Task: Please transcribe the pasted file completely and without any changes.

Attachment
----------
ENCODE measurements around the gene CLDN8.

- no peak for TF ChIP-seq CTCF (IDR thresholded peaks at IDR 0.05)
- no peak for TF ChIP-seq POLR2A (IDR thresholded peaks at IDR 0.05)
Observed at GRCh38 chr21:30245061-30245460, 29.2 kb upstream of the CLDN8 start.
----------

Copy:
ENCODE measurements around the gene CLDN8.

- no peak for TF ChIP-seq CTCF (IDR thresholded peaks at IDR 0.05)
- no peak for TF ChIP-seq POLR2A (IDR thresholded peaks at IDR 0.05)
Observed at GRCh38 chr21:30245061-30245460, 29.2 kb upstream of the CLDN8 start.